Why I am still all woman after surgery to remove my ovaries

Tracey Cheetham from Royston near Barnsley. Picture Scott Merrylees
Tracey Cheetham from Royston near Barnsley. Picture Scott Merrylees
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Reading about Angelina Jolie’s decision to have her ovaries removed has made Tracey Cheetham reflect on her own journey through surgery.

My first mastectomy was because I had breast cancer, my second because I didn’t want to live with the risk of it occurring again. My ovaries and fallopian tubes were removed – at my request – because of my family history of ovarian cancer.

The first operation was easy to agree to. When the consultant told me I had five tumours in my left breast, I would have jumped on the bed and let him hack it off with a rusty pair of scissors right there and then. From then on, I was suspicious of my right breast. I didn’t trust it at all; it also felt a bit strange to me, having one quite large breast and nothing next to it. In fact I just wish having the second breast removed had been an option when my first mastectomy was performed.

More traumatic was the reconstructive surgery. My husband Tim tells me that post-surgery, I had more wires coming out of me than the back of the TV. I had wounds on my front and back, was in a lot of pain and wasn’t well for a long time.

Managing risk is something that is becoming ingrained in all of us and genetic testing is a brilliant development that allows women to know if their cancer risk is high. Thankfully, unlike Angelina, I tested negative for both BRCA1 and BRCA2, but there is still research looking for mutations that are as yet unknown, so the team will keep my samples and if they find another, I will be automatically checked for it.

This process gives a woman, who knows she has the mutation, the option of taking radical action to reduce her chances of actually developing the disease. It shifts the balance of power away from cancer in favour of the woman.

My risk is higher because my Mum had ovarian cancer and then I discovered my breast cancer at 35 – who knows how long it had been there? To me booking in to have my ovaries removed just a few weeks after my second masectomy was both logical and simple.

At least it did right up until the operation. I had been thinking about being a woman, having babies, (I have three, they were all still quite young) and all of the things that go along with that.

I still had the trademark chemo-cut, remained very bloated from the after-effects of the steroids and emotionally, I had been through an incredibly damaging time, facing my own mortality, the fear of leaving my husband and children. In truth, I was in no state to make such a huge decision. I remember asking a nurse, “I have no breasts, if I have my ovaries removed, how am I a woman?” Thankfully, she recognised that I needed time to come to terms with what I had been through and the potential consequences of what I was planning to do.

Now, obviously, Angelina Jolie is still a woman, I am still a woman, it is not just a couple of appendages and egg sacks that make a woman. Being a woman is a complex mix of genetics, hormones and attitude; but at that moment in time, that fear was so real. The mental recovery from cancer is far more difficult than the time it takes to physically heal. I sometimes wonder if it ever is completely possible.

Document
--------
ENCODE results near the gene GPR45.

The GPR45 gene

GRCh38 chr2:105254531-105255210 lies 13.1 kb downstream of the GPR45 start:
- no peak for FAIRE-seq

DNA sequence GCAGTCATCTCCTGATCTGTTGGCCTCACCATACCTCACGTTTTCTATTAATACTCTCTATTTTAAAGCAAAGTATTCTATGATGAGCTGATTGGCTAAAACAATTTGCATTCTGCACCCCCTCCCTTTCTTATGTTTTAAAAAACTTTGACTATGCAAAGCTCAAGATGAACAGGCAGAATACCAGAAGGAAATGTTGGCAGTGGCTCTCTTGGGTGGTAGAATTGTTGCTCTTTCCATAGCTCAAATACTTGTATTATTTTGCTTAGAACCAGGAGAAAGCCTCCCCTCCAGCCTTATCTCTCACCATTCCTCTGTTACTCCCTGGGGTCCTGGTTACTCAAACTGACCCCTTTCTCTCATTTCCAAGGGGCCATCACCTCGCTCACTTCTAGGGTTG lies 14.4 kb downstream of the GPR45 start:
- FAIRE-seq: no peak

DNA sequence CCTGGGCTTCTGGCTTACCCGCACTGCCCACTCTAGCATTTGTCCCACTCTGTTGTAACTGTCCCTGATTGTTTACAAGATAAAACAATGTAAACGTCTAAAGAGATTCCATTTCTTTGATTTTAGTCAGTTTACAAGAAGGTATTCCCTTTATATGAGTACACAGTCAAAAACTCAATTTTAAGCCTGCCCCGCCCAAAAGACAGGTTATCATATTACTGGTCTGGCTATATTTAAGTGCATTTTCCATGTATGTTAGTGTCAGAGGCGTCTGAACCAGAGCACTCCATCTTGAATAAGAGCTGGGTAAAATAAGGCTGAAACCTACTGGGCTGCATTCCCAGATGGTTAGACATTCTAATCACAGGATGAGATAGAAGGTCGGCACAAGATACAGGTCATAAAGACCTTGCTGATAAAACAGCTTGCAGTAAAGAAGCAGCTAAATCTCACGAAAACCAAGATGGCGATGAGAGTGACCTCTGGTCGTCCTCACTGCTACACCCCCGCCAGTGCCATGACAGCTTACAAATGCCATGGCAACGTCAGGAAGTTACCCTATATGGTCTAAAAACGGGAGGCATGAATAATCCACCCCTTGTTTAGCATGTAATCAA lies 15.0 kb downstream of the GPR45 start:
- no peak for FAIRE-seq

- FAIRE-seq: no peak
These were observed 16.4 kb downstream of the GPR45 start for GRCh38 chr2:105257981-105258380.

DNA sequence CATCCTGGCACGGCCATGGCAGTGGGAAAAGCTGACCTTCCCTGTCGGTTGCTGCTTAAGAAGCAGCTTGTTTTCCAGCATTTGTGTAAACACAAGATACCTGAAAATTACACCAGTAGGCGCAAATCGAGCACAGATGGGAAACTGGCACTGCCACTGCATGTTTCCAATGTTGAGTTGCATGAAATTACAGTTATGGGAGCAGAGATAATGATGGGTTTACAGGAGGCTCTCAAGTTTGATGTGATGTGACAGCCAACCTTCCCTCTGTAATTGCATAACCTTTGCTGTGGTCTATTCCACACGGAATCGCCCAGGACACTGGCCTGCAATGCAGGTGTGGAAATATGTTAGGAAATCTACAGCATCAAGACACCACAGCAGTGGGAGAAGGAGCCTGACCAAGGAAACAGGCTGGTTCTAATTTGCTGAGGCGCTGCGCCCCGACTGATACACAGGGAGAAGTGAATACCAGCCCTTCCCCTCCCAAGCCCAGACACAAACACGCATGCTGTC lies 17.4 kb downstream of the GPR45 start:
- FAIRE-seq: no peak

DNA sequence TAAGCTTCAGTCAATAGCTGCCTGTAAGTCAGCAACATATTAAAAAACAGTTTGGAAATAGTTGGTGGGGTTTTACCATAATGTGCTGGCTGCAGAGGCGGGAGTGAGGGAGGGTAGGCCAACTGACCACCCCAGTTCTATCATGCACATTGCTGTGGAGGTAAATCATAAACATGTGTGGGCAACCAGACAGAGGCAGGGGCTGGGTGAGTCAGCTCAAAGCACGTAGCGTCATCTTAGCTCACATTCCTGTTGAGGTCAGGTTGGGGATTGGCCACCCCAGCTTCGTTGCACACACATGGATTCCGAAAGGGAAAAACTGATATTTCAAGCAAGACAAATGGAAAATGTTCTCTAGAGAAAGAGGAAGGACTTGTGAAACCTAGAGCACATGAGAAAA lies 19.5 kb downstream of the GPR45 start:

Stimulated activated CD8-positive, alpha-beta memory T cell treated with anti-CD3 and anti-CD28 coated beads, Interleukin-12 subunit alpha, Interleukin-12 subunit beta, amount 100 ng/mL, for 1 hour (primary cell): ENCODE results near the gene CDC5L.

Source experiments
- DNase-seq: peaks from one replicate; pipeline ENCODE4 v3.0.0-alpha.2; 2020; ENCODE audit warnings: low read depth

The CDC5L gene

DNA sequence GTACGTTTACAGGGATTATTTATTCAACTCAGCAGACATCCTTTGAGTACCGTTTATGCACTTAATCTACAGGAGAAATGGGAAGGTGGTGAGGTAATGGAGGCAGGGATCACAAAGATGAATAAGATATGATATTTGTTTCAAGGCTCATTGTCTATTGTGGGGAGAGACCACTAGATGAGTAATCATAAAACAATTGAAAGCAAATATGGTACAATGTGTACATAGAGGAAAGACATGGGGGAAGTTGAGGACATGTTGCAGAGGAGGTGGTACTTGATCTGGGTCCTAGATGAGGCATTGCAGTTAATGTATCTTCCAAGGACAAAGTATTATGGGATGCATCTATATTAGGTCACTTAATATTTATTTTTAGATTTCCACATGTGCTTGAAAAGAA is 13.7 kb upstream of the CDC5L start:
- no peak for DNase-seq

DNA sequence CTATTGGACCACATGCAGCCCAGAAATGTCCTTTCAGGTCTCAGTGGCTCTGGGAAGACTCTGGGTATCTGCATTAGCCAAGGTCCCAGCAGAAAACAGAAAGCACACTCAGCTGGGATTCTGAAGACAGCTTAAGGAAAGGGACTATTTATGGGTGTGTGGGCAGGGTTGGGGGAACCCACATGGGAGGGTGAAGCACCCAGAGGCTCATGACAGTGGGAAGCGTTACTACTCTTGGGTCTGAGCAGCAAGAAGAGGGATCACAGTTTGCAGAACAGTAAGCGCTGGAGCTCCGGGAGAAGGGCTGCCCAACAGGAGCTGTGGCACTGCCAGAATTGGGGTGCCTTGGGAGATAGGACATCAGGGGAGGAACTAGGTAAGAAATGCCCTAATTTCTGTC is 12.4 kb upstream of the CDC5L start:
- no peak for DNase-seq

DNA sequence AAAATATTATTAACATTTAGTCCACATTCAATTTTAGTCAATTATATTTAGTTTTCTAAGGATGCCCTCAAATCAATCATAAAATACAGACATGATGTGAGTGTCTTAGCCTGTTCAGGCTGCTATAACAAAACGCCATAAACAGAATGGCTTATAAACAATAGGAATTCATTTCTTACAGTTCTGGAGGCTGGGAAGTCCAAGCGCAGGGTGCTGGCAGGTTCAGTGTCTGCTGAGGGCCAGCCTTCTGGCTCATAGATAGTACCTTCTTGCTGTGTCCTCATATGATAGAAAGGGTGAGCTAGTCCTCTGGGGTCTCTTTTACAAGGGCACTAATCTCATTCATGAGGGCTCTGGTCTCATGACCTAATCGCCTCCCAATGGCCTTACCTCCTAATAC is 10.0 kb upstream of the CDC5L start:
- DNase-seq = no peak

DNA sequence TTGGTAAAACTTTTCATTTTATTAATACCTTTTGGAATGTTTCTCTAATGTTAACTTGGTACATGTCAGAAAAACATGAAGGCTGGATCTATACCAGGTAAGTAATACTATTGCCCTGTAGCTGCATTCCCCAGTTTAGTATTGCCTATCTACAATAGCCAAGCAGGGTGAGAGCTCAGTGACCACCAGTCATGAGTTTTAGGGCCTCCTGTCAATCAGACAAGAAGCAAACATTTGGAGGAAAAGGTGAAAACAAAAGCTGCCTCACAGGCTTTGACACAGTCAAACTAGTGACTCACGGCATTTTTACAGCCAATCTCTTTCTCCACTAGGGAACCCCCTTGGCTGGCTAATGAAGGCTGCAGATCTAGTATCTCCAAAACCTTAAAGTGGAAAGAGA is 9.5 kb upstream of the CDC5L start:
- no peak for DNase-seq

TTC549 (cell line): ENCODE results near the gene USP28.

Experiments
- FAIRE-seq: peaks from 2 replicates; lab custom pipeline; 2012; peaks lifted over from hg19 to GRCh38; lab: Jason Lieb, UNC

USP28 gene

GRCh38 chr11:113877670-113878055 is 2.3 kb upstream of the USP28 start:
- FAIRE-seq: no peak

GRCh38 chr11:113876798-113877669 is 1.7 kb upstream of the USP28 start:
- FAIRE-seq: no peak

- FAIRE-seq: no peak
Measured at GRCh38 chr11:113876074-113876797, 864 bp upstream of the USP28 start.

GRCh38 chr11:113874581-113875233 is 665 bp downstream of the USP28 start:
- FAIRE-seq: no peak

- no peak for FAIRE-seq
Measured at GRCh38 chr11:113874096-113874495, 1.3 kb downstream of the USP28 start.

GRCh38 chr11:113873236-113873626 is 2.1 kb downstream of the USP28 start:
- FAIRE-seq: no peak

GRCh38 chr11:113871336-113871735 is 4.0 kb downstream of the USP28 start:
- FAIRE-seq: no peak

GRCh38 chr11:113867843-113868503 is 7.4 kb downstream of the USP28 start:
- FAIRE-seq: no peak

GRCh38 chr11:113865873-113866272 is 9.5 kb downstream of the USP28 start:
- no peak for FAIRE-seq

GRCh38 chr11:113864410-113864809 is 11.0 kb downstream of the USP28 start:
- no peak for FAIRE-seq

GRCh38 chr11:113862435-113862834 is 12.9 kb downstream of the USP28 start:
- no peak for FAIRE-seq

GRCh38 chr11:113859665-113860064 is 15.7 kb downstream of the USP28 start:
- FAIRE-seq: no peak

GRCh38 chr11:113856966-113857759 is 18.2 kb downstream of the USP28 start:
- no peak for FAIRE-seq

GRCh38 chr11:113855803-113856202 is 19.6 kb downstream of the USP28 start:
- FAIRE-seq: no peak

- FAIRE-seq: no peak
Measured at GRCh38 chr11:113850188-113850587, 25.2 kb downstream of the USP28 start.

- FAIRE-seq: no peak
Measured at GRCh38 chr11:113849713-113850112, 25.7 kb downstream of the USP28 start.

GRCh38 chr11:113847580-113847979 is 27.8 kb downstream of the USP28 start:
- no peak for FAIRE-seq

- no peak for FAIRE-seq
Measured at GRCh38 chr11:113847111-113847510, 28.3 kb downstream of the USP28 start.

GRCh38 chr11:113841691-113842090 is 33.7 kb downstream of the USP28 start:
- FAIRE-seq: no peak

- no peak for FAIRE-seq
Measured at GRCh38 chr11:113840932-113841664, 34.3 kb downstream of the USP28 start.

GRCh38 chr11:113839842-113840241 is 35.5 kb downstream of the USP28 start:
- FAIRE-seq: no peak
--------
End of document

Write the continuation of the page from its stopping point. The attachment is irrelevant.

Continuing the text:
It took a recurrence of my cancer to make me determined to have the operation, so three years ago, I had a prophylactic bilateral salpingo-oophorectomy, the same operation as Jolie. I do admire her for having the procedure, because the consequences of the operation are huge, permanent and the risks are not to be dismissed lightly.

For most women, they go into menopause gradually. Oestrogen production reduces and your body adapts to cope with that. For someone who has had their ovaries removed, full menopause is achieved immediately. BANG! The shock to the system is immense.

All of those menopausal symptoms you know or read about, rush in; hot flushes, mood swings, for me also migraines, joint stiffness and so on... There’s also no oestrogen therapy to relieve it, because my cancer used oestrogen to grow; then there is the heightened risk of osteoporosis, so I have to have bone density scans too.

It isn’t a case of having the op and then everything is ok, because on some level it will never be ok. Like Angelina, (oh, I have said it again!) I have a daughter. This means I am fearful of passing my risk/faulty genes on to her. Yes, I know it is a quirk of nature, but as her mother, I should be able to protect her from anything and this, I cannot.

After reading about Angelina’s surgery, it made me think about the choices I have made on this journey that I never asked to take. Along with all of the awful, negative things, there have
been some positives too. Last year, I did an evening of stand-up comedy where I joked
about my NHS boobs to raise money for Weston Park Hospital, where all of my cancer treatment was managed. I have met amazing people who have also been through similar experiences and I surprised myself with how strong I really am.

Removing my breasts and ovaries has not made me less of a woman; it has made me a tougher, more bolshie warrior and that is a good thing.

I hope my own daughter sees these positives and when she grows up, understands that she is a strong, resilient woman too, no matter what is in her genes. I hope that she too will make well-informed, logical but personal choices about what is right for her.

It is easy with cancer to scream “IT’S NOT FAIR!” because it’s true. The impact it has on the patient, their families and the rest of all of their lives is profound, but by managing risk when we can, we take a little of that control back.